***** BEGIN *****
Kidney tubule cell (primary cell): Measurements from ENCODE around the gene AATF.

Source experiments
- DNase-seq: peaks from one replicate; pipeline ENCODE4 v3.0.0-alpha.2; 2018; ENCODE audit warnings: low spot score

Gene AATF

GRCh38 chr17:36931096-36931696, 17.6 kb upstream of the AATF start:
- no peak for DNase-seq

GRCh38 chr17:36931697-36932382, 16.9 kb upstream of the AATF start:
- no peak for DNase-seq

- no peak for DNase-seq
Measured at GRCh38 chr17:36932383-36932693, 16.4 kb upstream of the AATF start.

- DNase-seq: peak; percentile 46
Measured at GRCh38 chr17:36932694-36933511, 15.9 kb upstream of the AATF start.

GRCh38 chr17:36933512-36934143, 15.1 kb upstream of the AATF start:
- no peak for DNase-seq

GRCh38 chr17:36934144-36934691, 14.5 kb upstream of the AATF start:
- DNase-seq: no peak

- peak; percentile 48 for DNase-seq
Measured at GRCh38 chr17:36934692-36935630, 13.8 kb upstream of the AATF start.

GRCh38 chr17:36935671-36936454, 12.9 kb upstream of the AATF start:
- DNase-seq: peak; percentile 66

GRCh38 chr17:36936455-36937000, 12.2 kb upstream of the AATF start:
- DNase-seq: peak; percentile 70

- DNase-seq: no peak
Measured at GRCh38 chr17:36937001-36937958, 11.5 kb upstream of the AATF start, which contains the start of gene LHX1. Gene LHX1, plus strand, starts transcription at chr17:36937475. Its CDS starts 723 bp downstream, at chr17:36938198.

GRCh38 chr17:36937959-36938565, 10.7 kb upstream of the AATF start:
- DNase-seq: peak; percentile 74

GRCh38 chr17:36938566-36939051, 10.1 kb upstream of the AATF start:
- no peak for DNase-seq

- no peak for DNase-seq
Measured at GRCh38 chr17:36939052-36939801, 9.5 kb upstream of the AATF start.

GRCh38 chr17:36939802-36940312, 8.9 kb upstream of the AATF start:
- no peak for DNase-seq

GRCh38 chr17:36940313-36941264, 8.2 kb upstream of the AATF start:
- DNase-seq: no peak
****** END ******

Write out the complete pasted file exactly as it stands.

Kidney tubule cell (primary cell): Measurements from ENCODE around the gene AATF.

Source experiments
- DNase-seq: peaks from one replicate; pipeline ENCODE4 v3.0.0-alpha.2; 2018; ENCODE audit warnings: low spot score

Gene AATF

GRCh38 chr17:36931096-36931696, 17.6 kb upstream of the AATF start:
- no peak for DNase-seq

GRCh38 chr17:36931697-36932382, 16.9 kb upstream of the AATF start:
- no peak for DNase-seq

- no peak for DNase-seq
Measured at GRCh38 chr17:36932383-36932693, 16.4 kb upstream of the AATF start.

- DNase-seq: peak; percentile 46
Measured at GRCh38 chr17:36932694-36933511, 15.9 kb upstream of the AATF start.

GRCh38 chr17:36933512-36934143, 15.1 kb upstream of the AATF start:
- no peak for DNase-seq

GRCh38 chr17:36934144-36934691, 14.5 kb upstream of the AATF start:
- DNase-seq: no peak

- peak; percentile 48 for DNase-seq
Measured at GRCh38 chr17:36934692-36935630, 13.8 kb upstream of the AATF start.

GRCh38 chr17:36935671-36936454, 12.9 kb upstream of the AATF start:
- DNase-seq: peak; percentile 66

GRCh38 chr17:36936455-36937000, 12.2 kb upstream of the AATF start:
- DNase-seq: peak; percentile 70

- DNase-seq: no peak
Measured at GRCh38 chr17:36937001-36937958, 11.5 kb upstream of the AATF start, which contains the start of gene LHX1. Gene LHX1, plus strand, starts transcription at chr17:36937475. Its CDS starts 723 bp downstream, at chr17:36938198.

GRCh38 chr17:36937959-36938565, 10.7 kb upstream of the AATF start:
- DNase-seq: peak; percentile 74

GRCh38 chr17:36938566-36939051, 10.1 kb upstream of the AATF start:
- no peak for DNase-seq

- no peak for DNase-seq
Measured at GRCh38 chr17:36939052-36939801, 9.5 kb upstream of the AATF start.

GRCh38 chr17:36939802-36940312, 8.9 kb upstream of the AATF start:
- no peak for DNase-seq

GRCh38 chr17:36940313-36941264, 8.2 kb upstream of the AATF start:
- DNase-seq: no peak